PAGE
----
RGJ’s water consumption jumped by 695,000 gallons from 2013 to 2014.
The media company only recently started water conservation efforts.
Water consumption among water users is a very complex topic, one that ThisisReno covered extensively last year.
The Reno Gazette-Journal (RGJ) continues coverage of water use during the drought as well, and TMWA recently published in a bill statement that RGJ had again requested this year’s data on the top water users in the region.
Two separate sources have told us that RGJ ranks high on the list of industrial waters users in the Truckee Meadows. It turns out the topic was discussed during a public meeting last year.
How the RGJ uses its water is of interest for the reason that they have covered public officials who have used large amounts of water – the Governor, in particular. In addition, the RGJ just this week launched an “RGJ Water Savers Club” to help encourage water conservation in the region.
Weighing the Benefits of Water Usage
Before looking at RGJ’s water use, it’s important to explain why high-water use rankings may be less meaningful than we’d like. There is always going to be a top water user, and there’s always going to be greater degrees of consumption, conservation and waste among all levels of users.
In ranking water consumers, what we’re dealing with is ordinal data, which has its limitations: Ordinal data only tell us who’s first, last and in the middle to varying degrees on a rank-ordered list: 1., 2., 3., 4., 5. and so on. These data don’t tell us any characteristics of being first, last or in the middle.
So a top water user may be a municipal entity responsible for extensive water delivery in order to service large populations and properties, such as a city, county or school district. The entity’s respective level of waste, or water efficiency, is variable and relative.
A deeper analysis of why individual entities or businesses rank the way they do is arguably more informative.
Consider a city park. Open to anyone, parks are likely large consumers of water. It can be argued a large expanse of green grass has community benefits. Conversely, a private property with a large expanse of green grass is of less value to anyone other than the property owners, other than the potential benefits of a nice view, property values and perhaps some other environmental benefits, such as keeping weeds to a minimum.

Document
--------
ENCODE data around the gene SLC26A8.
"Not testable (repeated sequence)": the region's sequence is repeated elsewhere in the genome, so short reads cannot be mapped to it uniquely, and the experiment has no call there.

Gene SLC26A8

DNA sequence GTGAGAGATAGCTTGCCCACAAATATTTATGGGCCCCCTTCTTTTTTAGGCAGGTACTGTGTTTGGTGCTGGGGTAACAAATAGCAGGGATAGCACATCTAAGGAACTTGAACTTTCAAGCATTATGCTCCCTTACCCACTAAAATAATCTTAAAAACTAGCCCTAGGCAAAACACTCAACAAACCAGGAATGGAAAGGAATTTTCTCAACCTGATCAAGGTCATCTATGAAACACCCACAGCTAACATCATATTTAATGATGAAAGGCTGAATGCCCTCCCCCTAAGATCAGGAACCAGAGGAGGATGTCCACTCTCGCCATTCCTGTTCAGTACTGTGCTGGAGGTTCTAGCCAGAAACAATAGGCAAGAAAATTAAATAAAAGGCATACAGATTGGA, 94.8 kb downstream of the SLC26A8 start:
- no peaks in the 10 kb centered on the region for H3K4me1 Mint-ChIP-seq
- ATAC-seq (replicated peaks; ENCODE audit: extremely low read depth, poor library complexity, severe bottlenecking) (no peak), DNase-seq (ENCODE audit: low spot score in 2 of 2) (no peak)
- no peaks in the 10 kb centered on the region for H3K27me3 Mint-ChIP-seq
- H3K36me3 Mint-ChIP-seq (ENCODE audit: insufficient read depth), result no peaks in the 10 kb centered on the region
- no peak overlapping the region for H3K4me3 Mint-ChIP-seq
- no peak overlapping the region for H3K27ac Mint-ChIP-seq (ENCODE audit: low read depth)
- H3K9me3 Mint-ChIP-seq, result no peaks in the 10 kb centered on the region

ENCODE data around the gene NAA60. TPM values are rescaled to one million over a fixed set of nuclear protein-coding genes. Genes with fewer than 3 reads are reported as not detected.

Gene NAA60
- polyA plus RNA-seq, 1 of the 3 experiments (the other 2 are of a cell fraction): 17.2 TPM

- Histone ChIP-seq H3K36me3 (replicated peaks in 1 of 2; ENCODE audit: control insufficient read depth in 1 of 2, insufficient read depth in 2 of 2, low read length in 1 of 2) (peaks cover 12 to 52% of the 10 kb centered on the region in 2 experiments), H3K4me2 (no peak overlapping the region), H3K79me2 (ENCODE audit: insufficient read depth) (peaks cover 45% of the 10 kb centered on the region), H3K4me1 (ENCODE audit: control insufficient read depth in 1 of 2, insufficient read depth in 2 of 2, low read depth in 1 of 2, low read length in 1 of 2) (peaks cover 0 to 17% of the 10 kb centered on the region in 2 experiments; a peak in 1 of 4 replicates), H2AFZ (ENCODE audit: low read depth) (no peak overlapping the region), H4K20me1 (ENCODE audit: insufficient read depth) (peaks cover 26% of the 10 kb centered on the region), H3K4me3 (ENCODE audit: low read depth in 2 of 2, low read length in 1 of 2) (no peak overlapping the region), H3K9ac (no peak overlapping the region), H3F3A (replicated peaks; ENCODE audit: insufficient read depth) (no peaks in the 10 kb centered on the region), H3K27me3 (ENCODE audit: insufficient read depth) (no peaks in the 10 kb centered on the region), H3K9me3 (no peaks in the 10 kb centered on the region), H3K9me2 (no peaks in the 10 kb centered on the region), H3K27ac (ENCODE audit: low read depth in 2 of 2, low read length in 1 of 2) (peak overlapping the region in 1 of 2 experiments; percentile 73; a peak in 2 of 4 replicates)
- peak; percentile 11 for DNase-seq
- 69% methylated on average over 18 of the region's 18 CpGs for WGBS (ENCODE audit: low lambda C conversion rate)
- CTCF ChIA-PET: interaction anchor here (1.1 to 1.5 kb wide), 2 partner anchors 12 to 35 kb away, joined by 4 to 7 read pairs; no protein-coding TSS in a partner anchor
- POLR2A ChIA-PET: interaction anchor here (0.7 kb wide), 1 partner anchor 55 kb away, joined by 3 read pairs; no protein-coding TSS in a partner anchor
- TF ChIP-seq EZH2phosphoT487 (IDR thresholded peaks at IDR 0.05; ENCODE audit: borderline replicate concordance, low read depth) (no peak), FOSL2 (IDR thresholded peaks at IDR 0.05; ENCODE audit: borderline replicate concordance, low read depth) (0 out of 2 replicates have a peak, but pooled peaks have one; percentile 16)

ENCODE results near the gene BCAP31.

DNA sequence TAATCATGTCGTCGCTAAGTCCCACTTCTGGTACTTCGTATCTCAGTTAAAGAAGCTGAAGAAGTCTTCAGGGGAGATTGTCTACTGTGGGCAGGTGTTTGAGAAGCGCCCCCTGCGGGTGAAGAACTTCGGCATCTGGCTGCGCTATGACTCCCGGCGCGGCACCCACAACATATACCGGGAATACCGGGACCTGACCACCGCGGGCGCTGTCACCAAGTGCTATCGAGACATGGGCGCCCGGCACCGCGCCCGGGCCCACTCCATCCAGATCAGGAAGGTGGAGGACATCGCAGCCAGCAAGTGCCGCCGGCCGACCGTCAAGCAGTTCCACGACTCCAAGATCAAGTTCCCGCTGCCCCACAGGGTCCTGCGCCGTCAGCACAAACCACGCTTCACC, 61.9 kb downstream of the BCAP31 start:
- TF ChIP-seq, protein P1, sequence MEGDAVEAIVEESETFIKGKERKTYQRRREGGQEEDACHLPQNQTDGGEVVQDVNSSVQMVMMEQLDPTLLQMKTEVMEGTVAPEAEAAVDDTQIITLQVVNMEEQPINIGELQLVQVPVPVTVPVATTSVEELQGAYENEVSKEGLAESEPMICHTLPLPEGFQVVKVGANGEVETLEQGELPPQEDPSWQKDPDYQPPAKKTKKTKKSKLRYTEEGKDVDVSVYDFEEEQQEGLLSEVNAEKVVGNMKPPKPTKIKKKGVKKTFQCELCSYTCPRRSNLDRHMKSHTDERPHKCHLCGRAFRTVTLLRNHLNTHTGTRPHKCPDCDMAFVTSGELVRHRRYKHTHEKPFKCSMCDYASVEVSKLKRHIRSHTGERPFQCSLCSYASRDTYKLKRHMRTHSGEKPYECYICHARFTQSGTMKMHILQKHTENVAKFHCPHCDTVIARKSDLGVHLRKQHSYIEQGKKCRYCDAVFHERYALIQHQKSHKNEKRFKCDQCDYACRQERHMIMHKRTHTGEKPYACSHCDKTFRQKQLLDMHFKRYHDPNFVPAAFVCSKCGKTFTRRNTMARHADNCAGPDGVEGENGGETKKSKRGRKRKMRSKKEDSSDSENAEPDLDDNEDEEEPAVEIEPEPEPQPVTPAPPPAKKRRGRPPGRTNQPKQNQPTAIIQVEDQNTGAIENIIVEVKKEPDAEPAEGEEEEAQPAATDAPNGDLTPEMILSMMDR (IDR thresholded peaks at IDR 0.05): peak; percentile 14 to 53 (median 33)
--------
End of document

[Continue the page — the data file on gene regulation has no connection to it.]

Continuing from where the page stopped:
Another simplistic, hypothetical example: Let’s say a large water user, a park, is consuming 100,000 acre-feet per year. Let’s also say a subdivision is consuming 30,000 acre-feet per year. Both follow the Truckee Meadows Water Authority request to save 10 percent of their water consumption.
When it comes to conservation, the park’s 10,000 acre-feet per year is clearly greater than the 3,000 acre-feet per year the subdivision is saving.
Mike Carrigan, sitting as a TMWA Board member last year, said, “Some of our largest water users are some of the most efficient users in the valley.”
How the water is being used is another consideration.
Open spaces have both tangible and non-market values. We enjoy directly and indirectly the benefits of open spaces, such as parks, so it can be argued that large water users, such as the City of Reno and Washoe County, are providing a benefit to most Truckee Meadows residents when they keep their grass green and when they conserve water.
The RGJ, however, is on private property.
RGJ’s Water Usage By the Numbers